Is width of blood vessels in eye tied with IQ, cognitive function?

Eyes are the windows of the soul, is the popular adage, but with technological advances they are rapidly becoming the mirror to our hearts, arteries and brain too.

According to a novel study, high-tech tests involving digital retinal imaging may be an indicator of neuro psychological health years before the onset of dementing diseases and other deficits.

High-resolution images of the retina at the back of the eye can reveal breaks or abnormalities in blood vessels that may co-relate with intelligence of the person.

Experts, theorize that the nerves that feed the brain could indicate if the person is suffering from diseases that affect cognition and memory, such as dementia.

Lead author of the study, psychological scientist Idan Shalev of Duke University stated, “Digital retinal imaging is a tool that is being used today mainly by eye doctors to study diseases of the eye. But our initial findings indicate that it may be a useful investigative tool for psychological scientists who want to study the link between intelligence and health across the lifespan.”

Study details
In a bid to examine the potential link between intelligence and brain health, the researchers conducted a study.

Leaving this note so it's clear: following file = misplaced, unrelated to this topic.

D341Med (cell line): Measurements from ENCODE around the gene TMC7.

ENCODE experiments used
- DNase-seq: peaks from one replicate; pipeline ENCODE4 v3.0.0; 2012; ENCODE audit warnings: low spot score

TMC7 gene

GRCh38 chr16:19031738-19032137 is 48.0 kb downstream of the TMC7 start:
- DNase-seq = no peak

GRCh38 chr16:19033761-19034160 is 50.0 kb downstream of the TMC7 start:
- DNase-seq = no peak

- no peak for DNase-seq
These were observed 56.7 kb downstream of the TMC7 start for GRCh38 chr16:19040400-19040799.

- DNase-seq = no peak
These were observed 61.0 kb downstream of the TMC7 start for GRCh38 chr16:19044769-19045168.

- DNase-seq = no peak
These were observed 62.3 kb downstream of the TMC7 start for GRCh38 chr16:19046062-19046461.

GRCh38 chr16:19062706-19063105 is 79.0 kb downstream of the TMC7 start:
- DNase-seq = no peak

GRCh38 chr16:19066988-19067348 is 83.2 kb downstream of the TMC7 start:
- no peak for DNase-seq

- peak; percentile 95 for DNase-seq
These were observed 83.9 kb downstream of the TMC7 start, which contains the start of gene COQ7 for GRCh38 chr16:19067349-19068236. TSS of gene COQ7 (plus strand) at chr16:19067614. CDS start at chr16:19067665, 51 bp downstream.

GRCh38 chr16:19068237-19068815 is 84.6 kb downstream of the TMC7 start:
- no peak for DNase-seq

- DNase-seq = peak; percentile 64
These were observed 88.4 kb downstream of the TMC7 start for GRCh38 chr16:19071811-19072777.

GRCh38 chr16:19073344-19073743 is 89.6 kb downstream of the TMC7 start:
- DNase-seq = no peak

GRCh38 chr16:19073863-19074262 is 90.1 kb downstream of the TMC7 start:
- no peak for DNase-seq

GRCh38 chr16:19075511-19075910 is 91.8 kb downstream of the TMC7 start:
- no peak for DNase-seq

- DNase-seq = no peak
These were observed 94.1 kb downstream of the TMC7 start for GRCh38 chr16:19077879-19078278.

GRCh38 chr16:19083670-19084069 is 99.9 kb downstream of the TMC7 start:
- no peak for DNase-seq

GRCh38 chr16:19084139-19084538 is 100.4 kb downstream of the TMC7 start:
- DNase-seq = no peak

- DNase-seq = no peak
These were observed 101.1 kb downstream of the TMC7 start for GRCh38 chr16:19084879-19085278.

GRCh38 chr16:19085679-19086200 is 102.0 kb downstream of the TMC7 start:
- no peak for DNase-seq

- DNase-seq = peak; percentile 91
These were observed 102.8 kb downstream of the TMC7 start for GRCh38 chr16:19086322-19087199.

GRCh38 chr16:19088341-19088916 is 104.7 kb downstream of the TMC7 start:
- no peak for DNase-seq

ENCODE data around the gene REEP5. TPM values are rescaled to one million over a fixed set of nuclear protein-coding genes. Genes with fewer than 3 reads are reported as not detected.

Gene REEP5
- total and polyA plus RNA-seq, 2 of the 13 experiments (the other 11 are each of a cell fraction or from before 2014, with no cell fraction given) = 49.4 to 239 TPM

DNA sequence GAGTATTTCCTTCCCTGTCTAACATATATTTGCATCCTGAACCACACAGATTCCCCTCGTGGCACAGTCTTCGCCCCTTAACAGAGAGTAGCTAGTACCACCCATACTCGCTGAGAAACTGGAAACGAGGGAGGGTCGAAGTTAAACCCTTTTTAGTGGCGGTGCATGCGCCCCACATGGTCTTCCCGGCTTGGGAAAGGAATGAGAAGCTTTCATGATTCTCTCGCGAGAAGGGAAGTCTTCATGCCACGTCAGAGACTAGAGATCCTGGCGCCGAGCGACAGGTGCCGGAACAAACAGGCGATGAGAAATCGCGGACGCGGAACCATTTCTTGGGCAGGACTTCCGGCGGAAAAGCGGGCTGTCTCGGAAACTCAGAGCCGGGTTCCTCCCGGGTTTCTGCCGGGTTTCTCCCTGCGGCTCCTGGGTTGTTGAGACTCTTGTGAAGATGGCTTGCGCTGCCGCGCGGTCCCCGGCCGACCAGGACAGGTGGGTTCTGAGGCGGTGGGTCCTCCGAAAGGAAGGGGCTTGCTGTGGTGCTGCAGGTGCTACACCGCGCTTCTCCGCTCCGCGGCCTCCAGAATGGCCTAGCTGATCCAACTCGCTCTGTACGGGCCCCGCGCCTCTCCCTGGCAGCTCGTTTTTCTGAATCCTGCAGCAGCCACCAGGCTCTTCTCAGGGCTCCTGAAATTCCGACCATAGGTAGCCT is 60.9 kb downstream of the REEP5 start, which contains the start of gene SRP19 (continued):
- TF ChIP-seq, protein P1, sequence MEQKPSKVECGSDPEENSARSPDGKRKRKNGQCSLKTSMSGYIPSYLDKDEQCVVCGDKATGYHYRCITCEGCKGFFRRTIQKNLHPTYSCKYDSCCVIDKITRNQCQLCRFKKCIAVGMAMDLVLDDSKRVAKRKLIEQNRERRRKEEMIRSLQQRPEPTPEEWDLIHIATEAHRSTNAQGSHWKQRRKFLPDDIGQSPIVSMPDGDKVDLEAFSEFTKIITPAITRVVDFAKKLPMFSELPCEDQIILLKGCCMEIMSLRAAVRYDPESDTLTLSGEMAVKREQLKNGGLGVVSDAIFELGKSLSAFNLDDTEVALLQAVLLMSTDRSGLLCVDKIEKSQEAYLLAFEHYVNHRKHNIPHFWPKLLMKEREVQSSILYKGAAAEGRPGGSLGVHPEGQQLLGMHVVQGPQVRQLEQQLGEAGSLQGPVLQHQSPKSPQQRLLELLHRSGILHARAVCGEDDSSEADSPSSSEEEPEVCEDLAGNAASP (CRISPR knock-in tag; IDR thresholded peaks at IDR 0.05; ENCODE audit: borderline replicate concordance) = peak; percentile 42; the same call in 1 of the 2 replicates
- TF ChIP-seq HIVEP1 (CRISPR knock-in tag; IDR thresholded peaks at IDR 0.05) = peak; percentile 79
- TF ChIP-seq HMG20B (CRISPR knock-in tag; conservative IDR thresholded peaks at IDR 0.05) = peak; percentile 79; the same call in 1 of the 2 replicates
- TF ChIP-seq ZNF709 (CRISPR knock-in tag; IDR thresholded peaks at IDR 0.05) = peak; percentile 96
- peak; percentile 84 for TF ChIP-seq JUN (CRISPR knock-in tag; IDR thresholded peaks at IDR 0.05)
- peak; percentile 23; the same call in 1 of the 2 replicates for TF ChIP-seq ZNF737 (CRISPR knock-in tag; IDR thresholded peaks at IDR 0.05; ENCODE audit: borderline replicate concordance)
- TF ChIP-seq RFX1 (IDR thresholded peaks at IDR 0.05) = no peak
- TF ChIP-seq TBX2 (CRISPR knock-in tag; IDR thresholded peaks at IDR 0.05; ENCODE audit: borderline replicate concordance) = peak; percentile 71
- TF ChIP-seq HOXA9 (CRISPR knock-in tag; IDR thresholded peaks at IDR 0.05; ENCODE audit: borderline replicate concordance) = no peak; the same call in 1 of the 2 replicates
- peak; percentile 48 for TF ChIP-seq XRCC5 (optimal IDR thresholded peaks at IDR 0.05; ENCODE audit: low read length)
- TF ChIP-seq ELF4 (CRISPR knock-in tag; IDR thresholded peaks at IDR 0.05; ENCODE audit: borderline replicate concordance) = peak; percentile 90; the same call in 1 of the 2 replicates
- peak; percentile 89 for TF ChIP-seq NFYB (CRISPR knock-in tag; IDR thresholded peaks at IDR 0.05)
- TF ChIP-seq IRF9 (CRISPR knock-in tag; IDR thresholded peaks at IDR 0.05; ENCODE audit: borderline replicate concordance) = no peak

They analyzed data from participants enrolled in the Dunedin Multidisciplinary Health and Development Study, a longitudinal investigation of health and behavior involving over 1000 people born between April 1972 and March 1973 in Dunedin, New Zealand.

The analysis revealed people with wider retinal venules at age 38 was tied with lower IQ. This co-relation persisted, even after taking into account various risk factors such as health, lifestyle, and environmental aspects that might have played a role.

It was noted that people with wider retinal venules exhibited lower scores on various measures of neurospsychological functioning, including verbal comprehension, perceptual reasoning, working memory, and executive function.

In fact the data revealed that people who had wider venules at age 38 also had lower IQ as kids and teens.

Shaley stated, “It’s remarkable that venular caliber in the eye is related, however modestly, to mental test scores of individuals in their 30s, and even to IQ scores in childhood.”

He added, “Increasing knowledge about retinal vessels may enable scientists to develop better diagnosis and treatments to increase the levels of oxygen into the brain and by that, to prevent age-related worsening of cognitive abilities.”

The study is published in the journal Psychological Science.

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